Around 180,000 people in northern California were told yesterday to evacuate their homes immediately or risk being inundated by water rising behind the tallest dam in the US.
Officials called for the emergency evacuation at 5.45pm local time on Sunday, 12 February, telling residents via Twitter and other media to evacuate because the auxiliary spillway at the 230m-high Oroville Dam was predicted to "fail within the next hour".
This is NOT A Drill. This is NOT A Drill. This is NOT A Drill– Butte County Sheriff’s office
The California Department of Water Resources (DWR) warned people in cities downstream of the large, man-made Lake Oroville that erosion of the auxiliary spillway threatened to undermine its concrete weir, leading to "uncontrolled releases" of water down the Feather River, bursting its channels.
After the heaviest rains in several years DWR officials earlier in the day grew alarmed at the water thundering through the compromised auxiliary spillway (pictured) at a peak rate of 12,600 cubic feet per second, recorded at 1am on Sunday.
Repeating the evacuation order on social media, the Butte County Sheriff’s office said: "This is NOT A Drill. This is NOT A Drill. This is NOT A Drill."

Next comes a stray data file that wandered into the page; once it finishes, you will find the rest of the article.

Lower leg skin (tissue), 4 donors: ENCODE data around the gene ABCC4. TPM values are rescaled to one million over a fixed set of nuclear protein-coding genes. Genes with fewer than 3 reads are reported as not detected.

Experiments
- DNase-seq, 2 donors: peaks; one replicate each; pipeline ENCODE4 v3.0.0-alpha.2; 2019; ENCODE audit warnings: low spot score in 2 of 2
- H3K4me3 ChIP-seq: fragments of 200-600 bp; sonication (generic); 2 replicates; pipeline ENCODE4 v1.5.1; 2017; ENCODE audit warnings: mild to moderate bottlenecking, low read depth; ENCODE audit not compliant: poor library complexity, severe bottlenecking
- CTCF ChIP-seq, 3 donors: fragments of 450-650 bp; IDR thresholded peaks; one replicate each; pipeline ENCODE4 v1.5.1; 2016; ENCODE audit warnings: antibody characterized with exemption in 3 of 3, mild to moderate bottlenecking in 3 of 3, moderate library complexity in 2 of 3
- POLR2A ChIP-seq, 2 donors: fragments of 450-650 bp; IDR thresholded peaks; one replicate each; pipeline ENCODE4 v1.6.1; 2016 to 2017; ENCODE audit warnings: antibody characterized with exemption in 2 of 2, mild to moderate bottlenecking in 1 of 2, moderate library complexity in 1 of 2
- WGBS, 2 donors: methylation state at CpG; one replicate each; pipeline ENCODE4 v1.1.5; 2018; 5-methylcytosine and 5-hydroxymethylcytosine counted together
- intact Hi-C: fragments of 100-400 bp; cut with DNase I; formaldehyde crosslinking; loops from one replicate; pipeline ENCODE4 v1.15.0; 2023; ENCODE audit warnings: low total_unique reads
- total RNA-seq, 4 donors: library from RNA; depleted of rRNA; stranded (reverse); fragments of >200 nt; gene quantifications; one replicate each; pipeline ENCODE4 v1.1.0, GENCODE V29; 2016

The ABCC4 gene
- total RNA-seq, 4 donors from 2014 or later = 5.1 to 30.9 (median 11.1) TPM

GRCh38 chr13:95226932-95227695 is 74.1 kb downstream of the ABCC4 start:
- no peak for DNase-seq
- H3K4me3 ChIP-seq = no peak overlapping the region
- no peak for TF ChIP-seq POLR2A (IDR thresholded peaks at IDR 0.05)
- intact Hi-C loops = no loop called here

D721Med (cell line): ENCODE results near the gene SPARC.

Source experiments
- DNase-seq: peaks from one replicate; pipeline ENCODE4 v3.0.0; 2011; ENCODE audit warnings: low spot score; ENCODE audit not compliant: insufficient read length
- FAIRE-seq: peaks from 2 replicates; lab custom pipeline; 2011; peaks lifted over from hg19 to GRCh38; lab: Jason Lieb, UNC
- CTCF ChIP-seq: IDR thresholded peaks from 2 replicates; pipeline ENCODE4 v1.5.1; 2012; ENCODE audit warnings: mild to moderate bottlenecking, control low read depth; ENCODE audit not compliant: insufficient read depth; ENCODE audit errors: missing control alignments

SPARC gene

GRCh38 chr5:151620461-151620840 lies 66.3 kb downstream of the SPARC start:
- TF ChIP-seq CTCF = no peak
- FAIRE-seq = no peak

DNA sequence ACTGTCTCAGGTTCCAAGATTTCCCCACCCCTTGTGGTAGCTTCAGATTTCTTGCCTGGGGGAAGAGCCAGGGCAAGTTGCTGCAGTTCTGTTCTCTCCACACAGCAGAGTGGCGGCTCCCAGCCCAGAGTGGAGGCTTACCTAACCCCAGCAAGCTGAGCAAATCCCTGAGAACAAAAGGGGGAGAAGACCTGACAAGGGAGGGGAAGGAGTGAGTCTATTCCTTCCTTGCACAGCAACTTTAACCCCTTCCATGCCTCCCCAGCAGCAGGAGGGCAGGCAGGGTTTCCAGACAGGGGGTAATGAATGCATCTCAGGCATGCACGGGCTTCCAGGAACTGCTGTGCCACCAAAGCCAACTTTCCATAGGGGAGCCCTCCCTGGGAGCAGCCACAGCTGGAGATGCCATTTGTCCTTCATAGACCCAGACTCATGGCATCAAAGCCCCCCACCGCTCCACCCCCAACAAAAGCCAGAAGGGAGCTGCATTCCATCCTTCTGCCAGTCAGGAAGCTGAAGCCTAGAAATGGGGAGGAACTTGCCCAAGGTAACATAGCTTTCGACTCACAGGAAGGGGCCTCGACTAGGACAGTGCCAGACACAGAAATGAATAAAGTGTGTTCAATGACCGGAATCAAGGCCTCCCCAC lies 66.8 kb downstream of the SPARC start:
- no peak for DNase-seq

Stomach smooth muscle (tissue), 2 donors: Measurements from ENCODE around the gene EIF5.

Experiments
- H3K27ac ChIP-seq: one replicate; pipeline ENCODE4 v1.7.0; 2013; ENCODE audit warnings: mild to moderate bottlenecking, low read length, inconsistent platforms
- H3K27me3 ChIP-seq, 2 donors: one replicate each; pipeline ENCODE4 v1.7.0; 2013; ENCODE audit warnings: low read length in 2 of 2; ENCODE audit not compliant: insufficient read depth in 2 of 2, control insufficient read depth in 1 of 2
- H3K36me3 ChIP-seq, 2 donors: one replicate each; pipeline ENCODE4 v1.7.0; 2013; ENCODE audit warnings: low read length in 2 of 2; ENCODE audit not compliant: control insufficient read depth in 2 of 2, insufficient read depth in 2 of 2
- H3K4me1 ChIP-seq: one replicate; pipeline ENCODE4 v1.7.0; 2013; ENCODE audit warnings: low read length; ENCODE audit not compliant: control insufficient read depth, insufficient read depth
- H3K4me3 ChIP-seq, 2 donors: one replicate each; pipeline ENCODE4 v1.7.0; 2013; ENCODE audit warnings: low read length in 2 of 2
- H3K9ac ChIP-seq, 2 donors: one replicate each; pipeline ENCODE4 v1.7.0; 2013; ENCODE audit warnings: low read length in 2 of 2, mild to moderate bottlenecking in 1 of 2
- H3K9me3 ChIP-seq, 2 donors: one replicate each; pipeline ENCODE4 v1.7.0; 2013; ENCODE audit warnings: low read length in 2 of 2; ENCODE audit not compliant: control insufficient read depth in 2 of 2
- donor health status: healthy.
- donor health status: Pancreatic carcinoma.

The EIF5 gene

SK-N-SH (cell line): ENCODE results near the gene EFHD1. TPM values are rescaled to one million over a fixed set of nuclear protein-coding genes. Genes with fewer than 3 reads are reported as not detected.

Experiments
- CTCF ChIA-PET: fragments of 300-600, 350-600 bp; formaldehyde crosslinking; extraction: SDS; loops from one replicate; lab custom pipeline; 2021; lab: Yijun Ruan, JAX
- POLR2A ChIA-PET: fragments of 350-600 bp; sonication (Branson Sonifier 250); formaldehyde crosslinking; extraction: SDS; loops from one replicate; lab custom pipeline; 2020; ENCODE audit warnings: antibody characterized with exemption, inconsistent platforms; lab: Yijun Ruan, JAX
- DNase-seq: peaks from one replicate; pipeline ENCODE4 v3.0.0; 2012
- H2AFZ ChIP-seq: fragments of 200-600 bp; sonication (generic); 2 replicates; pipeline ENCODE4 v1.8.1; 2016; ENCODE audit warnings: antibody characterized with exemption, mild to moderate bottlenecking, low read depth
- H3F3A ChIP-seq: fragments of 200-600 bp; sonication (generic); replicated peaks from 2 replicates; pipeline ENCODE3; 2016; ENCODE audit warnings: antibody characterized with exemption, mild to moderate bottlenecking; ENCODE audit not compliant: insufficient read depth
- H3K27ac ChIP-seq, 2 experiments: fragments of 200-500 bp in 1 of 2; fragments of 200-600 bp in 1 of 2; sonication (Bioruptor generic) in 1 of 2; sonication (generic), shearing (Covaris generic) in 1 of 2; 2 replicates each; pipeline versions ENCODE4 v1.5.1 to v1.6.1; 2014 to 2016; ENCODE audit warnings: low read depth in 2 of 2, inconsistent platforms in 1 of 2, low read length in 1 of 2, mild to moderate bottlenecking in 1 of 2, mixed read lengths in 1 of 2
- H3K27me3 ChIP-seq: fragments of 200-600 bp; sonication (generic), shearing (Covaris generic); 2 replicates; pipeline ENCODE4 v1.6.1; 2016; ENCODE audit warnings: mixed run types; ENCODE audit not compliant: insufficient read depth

So far the auxiliary spillway has held, and water stopped flowing over it early Monday morning, according to the DWR, although water continued to flow over the hydropower dam’s main spillway at 100,000 cubic feet per second. The main spillway also has suffered "serious erosion", DWR said.
After the evacuation order the DWR said it was drawing up plans to use helicopters to drop rocks to "fill in the gouge" in the auxiliary spillway, though it is not clear whether such an operation occurred.
Water thundering through the compromised auxiliary spillway at Oroville Dam, California (Butte County Sheriff’s office/Facebook)
Churches and fairgrounds in the area opened their doors to evacuees needing emergency shelter.
The main structure of the Oroville Dam, located around 240km northeast of San Francisco and completed in 1968, remains sound but the weaknesses of the spillways caught officials by surprise.
On Saturday, 24 hours before the emergency evacuation order, the DWR said it was preparing for Lake Oroville to rise to its highest-ever level.
Earlier in the day water levels rose to 901 feet above sea level, causing water to start flowing over the auxiliary spillway.
"The flows we’re seeing are extremely low compared to the design of the structure," said DWR Acting Director William Croyle. "Based on our current situation, there is no threat."
California state governor Edmund "Jerry" Brown on Sunday night issued an emergency order to bolster the state’s response to the situation at the Oroville Dam.
Top image: The 230-m-high Oroville Hydroelectric dam in calmer times (California Department of Water Resources)